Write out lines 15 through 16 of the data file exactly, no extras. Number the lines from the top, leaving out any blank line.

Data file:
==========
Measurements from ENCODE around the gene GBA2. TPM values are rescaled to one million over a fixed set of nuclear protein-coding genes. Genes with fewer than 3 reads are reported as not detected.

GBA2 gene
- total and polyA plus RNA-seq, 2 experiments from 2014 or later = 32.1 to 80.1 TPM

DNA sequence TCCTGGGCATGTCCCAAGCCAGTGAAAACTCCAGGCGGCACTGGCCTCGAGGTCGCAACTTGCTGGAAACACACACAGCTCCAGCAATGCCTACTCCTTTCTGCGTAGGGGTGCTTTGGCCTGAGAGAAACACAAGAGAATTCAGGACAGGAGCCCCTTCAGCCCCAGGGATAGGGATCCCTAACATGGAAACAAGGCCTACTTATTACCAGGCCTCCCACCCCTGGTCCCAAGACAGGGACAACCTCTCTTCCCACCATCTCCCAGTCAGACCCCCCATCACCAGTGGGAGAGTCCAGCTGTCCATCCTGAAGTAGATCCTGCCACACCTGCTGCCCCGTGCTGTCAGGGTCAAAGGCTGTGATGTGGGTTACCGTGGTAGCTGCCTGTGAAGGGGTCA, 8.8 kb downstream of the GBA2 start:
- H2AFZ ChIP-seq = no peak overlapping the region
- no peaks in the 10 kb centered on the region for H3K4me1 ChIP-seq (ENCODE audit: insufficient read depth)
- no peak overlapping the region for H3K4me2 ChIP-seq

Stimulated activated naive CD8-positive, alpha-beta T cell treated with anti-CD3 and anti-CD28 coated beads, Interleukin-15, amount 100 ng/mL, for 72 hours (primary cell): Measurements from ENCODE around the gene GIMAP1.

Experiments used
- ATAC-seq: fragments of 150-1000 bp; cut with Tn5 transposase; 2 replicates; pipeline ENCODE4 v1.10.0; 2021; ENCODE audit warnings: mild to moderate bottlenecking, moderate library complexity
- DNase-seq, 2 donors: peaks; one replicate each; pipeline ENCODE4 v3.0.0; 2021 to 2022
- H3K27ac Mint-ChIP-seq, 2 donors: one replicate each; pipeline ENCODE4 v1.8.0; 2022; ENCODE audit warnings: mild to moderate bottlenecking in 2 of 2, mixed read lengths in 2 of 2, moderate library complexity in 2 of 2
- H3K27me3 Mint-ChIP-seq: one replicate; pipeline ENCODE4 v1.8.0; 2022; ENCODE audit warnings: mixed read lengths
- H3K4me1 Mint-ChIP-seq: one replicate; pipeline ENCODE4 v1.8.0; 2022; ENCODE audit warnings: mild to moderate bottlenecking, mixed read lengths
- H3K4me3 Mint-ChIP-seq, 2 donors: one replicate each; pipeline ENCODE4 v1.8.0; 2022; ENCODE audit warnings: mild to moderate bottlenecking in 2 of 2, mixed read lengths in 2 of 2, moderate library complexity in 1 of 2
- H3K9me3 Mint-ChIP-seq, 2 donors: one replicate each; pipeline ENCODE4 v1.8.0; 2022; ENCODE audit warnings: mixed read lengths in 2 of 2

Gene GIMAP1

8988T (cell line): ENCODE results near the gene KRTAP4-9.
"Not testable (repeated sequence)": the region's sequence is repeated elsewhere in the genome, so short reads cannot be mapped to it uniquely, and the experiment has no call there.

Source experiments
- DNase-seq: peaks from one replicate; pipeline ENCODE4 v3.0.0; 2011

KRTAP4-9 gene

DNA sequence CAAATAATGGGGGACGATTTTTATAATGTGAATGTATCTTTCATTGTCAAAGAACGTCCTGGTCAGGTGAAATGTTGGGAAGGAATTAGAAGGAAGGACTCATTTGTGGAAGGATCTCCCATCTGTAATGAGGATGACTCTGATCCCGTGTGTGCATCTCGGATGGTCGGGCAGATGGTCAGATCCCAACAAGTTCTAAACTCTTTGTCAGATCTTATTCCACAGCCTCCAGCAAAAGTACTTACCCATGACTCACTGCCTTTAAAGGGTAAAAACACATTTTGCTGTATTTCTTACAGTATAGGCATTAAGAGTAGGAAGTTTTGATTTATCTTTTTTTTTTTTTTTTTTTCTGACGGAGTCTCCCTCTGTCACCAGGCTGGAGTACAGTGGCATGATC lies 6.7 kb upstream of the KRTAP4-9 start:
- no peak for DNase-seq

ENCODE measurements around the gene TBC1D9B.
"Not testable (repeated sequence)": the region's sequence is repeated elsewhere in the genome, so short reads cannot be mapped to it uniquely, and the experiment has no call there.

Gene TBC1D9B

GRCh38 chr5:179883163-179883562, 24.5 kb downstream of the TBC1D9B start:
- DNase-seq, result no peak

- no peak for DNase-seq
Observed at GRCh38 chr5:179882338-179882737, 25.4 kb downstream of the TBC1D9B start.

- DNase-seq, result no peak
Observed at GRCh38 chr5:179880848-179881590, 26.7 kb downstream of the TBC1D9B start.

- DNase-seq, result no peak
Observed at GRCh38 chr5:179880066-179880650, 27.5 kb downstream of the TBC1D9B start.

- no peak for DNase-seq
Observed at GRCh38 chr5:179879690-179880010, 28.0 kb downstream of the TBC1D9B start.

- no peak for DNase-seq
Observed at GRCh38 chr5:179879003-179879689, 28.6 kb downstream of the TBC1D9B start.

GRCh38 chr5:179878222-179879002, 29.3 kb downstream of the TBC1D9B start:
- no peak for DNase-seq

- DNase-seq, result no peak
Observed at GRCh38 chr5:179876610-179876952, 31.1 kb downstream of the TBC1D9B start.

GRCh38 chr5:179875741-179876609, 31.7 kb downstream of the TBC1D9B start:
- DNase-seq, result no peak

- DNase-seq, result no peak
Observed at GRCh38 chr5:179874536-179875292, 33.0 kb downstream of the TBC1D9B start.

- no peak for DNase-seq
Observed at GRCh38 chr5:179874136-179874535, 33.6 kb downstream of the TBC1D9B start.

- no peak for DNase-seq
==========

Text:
- H3K4me3 Mint-ChIP-seq, 2 donors: one replicate each; pipeline ENCODE4 v1.8.0; 2022; ENCODE audit warnings: mild to moderate bottlenecking in 2 of 2, mixed read lengths in 2 of 2, moderate library complexity in 1 of 2
- H3K9me3 Mint-ChIP-seq, 2 donors: one replicate each; pipeline ENCODE4 v1.8.0; 2022; ENCODE audit warnings: mixed read lengths in 2 of 2